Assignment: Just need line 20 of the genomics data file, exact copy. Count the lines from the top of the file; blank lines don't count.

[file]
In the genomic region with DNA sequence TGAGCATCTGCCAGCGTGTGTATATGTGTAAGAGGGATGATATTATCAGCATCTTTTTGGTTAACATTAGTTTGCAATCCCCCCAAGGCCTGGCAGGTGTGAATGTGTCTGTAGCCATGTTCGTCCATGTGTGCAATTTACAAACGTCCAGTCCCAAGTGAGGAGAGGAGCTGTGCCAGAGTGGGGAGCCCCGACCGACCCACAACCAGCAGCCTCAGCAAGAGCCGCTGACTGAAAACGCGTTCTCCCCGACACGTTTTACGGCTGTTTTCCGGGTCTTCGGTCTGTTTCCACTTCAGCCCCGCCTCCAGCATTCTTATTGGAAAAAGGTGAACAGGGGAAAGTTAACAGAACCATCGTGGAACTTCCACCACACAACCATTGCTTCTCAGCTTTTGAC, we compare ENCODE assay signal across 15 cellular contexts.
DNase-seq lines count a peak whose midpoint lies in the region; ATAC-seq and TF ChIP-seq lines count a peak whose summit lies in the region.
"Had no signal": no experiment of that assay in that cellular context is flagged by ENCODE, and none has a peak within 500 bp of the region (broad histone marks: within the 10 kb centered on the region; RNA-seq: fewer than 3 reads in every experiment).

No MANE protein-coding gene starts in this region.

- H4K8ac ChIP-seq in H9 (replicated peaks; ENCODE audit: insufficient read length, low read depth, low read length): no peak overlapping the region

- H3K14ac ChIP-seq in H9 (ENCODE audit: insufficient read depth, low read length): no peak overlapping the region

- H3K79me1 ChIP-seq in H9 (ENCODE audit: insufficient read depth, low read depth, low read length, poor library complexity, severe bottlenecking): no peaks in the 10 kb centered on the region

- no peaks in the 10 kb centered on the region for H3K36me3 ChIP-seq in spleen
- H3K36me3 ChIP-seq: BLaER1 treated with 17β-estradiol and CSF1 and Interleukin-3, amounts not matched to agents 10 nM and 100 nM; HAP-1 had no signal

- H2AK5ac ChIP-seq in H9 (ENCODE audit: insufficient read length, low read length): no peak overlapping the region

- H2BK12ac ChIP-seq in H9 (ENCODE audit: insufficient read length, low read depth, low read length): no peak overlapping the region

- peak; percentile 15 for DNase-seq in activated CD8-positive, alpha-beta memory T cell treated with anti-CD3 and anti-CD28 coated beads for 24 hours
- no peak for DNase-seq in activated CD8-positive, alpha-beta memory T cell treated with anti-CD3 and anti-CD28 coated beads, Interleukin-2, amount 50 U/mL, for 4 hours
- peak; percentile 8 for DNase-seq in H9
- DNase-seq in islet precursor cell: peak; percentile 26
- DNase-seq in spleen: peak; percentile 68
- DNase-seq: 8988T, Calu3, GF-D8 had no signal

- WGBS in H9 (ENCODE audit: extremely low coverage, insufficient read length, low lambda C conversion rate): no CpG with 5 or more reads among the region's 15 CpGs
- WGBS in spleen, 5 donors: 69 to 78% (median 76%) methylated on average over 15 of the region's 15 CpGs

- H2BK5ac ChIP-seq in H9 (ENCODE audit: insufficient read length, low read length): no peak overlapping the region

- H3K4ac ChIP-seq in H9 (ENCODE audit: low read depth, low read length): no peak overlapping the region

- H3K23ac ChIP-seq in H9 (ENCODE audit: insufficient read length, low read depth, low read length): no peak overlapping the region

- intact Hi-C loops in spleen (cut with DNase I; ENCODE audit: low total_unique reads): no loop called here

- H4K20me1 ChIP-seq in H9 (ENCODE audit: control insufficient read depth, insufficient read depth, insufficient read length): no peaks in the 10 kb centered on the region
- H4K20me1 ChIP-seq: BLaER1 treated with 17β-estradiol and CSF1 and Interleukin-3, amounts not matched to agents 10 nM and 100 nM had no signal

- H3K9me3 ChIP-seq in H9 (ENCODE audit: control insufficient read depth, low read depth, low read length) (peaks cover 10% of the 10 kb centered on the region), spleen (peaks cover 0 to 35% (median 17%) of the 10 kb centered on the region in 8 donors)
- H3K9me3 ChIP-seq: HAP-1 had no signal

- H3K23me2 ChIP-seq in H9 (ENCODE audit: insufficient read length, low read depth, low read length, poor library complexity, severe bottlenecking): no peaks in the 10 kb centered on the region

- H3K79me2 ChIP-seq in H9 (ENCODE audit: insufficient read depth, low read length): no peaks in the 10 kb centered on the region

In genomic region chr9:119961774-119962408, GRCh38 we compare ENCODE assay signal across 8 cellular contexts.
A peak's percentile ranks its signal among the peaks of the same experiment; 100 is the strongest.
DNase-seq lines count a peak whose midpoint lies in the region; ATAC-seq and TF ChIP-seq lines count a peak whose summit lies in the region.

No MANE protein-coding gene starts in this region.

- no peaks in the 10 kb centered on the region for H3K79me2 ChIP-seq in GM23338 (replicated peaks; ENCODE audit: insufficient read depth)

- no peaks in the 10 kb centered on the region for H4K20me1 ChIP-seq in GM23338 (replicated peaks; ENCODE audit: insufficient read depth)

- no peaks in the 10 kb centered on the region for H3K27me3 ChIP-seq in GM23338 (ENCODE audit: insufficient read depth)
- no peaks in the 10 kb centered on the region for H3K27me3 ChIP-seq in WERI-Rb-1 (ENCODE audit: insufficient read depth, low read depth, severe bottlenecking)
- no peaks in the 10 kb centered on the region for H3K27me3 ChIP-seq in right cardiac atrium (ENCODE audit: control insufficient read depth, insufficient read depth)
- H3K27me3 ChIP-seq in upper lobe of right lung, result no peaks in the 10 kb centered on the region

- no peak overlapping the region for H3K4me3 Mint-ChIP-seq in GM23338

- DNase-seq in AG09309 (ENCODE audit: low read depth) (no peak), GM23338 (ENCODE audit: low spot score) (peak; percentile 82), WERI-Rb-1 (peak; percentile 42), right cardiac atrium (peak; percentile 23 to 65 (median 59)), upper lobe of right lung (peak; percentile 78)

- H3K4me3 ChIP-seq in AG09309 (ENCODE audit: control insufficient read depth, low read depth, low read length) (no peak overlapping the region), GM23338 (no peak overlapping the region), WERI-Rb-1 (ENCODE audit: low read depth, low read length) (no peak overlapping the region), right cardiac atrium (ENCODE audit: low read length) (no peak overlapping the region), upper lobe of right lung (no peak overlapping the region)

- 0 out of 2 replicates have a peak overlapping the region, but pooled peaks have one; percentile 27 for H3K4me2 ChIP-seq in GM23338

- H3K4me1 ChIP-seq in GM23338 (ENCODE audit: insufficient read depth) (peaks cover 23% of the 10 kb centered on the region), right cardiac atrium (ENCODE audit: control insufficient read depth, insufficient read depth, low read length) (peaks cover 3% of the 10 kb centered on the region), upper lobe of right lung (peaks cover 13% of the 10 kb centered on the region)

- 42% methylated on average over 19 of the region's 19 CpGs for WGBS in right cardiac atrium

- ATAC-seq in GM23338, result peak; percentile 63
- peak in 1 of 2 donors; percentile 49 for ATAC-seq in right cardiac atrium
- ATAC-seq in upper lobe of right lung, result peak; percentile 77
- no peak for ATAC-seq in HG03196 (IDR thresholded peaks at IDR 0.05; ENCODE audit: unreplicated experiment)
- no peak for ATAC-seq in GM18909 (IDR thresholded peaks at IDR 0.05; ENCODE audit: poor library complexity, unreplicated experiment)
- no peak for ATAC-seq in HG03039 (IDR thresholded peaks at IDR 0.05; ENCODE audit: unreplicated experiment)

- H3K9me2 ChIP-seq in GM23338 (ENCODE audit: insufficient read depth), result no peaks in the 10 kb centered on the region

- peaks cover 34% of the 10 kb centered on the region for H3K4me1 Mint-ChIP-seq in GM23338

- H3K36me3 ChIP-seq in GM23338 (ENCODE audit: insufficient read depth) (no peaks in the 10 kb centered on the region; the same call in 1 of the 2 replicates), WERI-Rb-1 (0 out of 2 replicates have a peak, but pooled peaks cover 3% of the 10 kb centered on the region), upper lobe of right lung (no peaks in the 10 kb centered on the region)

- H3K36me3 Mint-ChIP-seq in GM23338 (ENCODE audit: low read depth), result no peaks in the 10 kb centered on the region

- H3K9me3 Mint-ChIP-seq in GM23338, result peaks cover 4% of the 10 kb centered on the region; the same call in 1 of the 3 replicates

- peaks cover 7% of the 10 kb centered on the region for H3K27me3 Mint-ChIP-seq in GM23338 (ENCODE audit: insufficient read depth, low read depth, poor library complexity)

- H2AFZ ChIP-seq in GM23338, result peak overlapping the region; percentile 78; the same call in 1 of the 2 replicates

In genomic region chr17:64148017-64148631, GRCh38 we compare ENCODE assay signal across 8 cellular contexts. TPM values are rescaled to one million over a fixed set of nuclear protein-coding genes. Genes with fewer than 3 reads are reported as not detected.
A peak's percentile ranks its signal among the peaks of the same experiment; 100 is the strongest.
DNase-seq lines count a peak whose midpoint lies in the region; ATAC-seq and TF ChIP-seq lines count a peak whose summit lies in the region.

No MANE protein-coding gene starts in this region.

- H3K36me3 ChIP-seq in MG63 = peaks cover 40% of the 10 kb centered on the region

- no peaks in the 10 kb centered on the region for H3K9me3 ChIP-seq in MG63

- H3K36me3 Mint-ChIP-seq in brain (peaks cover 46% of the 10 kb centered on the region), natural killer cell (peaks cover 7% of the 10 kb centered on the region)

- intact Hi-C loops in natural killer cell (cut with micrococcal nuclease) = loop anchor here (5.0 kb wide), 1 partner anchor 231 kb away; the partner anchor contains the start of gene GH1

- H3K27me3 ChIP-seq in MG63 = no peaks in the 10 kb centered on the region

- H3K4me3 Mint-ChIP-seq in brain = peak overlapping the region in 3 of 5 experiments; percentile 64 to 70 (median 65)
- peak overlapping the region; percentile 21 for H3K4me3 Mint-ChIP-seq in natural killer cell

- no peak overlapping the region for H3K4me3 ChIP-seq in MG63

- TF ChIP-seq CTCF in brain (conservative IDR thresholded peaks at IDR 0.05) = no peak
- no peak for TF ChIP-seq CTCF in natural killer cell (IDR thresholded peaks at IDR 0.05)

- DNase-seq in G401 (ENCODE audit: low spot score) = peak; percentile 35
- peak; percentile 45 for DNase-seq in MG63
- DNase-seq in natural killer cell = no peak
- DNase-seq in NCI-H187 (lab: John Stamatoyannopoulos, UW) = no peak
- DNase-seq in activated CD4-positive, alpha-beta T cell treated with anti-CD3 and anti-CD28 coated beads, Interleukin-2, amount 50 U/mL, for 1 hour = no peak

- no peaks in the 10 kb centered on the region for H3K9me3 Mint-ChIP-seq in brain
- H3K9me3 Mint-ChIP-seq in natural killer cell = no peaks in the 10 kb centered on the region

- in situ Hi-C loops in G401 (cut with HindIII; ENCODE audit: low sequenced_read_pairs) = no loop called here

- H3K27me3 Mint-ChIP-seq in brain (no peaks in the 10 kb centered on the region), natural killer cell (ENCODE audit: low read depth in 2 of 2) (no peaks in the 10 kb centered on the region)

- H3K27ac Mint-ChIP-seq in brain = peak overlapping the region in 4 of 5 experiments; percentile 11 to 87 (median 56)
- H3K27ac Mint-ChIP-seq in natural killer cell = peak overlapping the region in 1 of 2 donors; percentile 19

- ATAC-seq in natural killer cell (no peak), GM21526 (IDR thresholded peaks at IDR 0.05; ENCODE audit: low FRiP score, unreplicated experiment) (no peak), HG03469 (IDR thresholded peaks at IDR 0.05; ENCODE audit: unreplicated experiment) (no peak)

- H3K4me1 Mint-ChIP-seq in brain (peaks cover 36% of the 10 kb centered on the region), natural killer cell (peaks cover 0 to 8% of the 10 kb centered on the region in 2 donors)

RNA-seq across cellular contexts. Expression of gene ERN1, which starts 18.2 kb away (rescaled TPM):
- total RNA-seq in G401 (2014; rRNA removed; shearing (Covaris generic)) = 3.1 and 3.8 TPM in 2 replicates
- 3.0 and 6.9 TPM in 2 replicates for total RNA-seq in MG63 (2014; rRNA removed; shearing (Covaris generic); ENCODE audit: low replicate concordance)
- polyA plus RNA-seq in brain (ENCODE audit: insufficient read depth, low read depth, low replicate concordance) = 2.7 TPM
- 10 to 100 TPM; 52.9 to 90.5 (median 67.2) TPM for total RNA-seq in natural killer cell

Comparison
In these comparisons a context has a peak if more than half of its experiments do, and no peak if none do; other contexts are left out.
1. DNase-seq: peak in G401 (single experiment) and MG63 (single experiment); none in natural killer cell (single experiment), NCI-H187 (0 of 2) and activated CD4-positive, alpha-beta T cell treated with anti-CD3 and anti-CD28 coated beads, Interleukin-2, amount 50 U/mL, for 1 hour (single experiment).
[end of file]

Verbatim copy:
- H2BK5ac ChIP-seq in H9 (ENCODE audit: insufficient read length, low read length): no peak overlapping the region